Department of Special Education and Communication Disorders


Date of this Version



the elementary school journal volume 115, number 4



2015 by The University of Chicago. All rights reserved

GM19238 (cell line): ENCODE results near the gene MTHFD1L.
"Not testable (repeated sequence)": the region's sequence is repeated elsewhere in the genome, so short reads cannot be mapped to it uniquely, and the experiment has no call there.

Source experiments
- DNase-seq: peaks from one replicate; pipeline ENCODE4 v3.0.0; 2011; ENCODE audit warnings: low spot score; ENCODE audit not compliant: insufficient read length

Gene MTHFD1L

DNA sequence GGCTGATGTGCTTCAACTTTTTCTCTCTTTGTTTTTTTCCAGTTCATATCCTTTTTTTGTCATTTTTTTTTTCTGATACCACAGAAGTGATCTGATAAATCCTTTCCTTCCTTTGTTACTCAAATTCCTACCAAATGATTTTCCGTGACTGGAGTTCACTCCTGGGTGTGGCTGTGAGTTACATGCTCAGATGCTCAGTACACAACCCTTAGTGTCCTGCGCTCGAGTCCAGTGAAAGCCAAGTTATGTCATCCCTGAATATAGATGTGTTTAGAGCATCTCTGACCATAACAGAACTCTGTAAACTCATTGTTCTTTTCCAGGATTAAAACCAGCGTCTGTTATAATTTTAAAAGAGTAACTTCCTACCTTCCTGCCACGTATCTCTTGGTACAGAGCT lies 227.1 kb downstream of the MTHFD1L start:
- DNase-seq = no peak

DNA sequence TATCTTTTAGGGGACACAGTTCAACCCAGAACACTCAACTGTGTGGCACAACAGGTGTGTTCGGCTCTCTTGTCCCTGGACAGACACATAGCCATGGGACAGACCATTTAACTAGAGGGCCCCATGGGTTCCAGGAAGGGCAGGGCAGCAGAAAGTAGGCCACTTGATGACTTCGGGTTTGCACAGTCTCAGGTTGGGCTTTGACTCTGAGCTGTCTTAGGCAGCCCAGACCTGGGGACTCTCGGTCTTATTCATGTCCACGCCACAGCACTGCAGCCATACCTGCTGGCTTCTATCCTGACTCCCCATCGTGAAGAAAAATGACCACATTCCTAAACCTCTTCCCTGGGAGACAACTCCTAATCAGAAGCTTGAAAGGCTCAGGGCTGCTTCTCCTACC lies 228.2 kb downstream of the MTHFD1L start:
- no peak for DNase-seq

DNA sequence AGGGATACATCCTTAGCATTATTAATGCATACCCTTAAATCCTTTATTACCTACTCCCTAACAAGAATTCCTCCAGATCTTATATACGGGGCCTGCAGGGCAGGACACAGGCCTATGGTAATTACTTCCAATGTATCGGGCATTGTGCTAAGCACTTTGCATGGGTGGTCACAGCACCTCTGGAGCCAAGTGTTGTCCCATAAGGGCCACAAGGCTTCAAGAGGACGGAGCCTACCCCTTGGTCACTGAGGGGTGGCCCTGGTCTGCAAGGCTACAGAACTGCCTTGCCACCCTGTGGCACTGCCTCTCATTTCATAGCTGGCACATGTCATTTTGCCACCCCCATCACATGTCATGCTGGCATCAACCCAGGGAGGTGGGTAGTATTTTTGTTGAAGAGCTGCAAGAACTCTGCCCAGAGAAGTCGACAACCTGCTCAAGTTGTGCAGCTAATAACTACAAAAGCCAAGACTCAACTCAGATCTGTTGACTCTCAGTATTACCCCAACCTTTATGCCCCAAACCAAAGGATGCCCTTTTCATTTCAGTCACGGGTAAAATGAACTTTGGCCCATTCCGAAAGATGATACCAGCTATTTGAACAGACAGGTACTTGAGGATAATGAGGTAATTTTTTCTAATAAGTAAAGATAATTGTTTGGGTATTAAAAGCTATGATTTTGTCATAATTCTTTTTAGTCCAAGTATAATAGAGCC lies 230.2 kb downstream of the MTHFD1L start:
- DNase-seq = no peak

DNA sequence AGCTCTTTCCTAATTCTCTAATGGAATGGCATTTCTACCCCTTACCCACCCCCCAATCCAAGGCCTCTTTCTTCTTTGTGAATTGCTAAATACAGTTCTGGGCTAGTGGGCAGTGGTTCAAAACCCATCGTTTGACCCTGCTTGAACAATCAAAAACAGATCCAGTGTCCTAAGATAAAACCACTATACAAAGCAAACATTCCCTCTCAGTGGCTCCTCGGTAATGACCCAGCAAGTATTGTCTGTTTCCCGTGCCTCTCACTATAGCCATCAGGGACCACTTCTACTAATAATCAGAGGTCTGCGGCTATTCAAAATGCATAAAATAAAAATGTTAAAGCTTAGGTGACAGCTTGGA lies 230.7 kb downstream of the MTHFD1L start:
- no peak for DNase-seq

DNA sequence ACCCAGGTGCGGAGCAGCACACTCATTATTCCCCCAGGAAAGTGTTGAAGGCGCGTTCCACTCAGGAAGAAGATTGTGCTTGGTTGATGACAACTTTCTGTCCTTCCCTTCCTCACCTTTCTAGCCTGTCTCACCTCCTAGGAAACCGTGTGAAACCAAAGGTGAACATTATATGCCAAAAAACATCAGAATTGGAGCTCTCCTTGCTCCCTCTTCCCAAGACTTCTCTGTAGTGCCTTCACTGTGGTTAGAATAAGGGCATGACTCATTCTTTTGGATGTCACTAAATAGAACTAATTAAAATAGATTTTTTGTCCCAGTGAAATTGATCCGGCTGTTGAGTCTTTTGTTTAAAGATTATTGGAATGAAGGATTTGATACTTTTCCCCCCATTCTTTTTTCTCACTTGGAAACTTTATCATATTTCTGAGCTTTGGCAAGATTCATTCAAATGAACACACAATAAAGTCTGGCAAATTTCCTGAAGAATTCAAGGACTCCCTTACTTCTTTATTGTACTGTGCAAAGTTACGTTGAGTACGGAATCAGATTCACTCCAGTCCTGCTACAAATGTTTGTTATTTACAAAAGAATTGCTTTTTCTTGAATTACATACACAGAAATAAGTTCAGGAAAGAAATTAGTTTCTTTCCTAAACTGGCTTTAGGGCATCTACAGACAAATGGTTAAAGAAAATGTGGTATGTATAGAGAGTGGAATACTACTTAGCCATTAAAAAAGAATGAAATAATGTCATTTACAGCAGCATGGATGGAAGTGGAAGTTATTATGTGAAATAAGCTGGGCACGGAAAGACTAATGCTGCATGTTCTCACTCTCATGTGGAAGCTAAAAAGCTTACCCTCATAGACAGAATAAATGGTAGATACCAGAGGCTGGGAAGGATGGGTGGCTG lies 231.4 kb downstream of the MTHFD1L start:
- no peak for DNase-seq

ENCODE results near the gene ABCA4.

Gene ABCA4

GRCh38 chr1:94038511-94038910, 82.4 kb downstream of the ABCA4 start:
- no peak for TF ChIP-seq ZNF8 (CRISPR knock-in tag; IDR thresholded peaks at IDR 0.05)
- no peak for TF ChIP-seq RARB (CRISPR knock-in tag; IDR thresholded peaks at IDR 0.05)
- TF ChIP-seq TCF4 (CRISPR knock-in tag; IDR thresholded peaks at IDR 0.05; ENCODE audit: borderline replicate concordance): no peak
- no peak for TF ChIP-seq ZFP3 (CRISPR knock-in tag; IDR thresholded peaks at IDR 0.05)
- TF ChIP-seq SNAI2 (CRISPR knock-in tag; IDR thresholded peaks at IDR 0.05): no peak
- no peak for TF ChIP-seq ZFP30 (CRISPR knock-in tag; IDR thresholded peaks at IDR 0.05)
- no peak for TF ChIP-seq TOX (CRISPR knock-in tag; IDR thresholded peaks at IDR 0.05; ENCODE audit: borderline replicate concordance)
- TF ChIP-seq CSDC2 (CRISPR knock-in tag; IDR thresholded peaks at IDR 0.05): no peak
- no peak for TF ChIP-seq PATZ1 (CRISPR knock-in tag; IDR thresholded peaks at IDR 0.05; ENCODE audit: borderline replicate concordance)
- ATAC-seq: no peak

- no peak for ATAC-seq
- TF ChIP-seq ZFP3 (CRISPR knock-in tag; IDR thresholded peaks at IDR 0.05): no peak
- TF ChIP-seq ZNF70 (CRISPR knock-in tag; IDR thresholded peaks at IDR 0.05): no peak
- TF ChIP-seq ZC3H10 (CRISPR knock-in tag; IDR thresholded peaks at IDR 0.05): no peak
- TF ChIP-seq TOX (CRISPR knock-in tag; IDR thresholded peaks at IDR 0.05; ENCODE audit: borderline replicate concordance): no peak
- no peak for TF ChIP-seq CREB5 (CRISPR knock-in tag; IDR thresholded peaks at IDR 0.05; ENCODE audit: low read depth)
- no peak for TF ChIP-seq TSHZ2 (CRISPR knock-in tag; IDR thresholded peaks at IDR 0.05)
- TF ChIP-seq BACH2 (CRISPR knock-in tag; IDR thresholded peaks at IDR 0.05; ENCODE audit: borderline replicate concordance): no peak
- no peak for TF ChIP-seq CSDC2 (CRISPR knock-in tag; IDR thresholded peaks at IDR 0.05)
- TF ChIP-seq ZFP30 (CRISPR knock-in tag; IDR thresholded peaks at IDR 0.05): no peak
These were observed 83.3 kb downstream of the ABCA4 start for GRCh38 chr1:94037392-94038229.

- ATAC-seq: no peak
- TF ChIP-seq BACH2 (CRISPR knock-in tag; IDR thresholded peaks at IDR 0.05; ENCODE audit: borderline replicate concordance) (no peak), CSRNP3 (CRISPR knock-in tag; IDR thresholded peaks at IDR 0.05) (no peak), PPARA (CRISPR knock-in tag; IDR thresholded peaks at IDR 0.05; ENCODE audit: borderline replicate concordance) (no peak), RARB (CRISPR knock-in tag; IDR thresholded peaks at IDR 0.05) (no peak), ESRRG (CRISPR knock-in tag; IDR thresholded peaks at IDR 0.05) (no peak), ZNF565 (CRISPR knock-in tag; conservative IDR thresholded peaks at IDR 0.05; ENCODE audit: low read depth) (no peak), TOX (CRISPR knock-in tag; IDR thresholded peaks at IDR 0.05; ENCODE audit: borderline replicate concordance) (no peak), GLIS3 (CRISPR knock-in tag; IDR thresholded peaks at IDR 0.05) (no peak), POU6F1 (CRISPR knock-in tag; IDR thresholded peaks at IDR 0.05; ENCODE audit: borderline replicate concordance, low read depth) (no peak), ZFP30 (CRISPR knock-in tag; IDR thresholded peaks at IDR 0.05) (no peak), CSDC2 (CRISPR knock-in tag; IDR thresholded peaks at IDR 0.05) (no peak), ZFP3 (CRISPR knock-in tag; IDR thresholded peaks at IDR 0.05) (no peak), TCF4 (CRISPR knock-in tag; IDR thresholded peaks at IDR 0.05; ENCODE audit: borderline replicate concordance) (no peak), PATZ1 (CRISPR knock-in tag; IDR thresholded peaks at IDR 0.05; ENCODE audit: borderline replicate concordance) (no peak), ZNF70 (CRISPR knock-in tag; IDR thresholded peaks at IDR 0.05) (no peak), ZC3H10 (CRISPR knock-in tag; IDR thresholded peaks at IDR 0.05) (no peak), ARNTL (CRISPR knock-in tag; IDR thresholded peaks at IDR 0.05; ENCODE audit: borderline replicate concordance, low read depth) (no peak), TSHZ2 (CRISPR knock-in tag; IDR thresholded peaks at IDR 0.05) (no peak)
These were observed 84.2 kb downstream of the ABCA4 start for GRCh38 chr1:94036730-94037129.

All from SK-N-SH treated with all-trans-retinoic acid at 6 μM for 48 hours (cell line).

To determine whether formative writing assessments that are directly tied to everyday classroom teaching and learn- ing enhance students’ writing performance, we conducted a meta-analysis of true and quasi-experiments conducted with students in grades 1 to 8. We found that feedback to students about writing from adults, peers, self, and com- puters statistically enhanced writing quality, yielding average weighted effect sizes of 0.87, 0.58, 0.62, and 0.38, respectively. We did not find, however, that teachers’ monitoring of students’ writing progress or implemen- tation of the 6 􏰑+ 1 Trait Writing model meaningfully enhanced students’ writing. The findings from this meta-analysis provide support for the use of formative writing assessments that provide feedback directly to students as part of everyday teaching and learning. We argue that such assessments should be used more fre- quently by teachers, and that they should play a stronger role in the Next-Generation Assessment Systems being developed by Smarter Balanced and PARCC.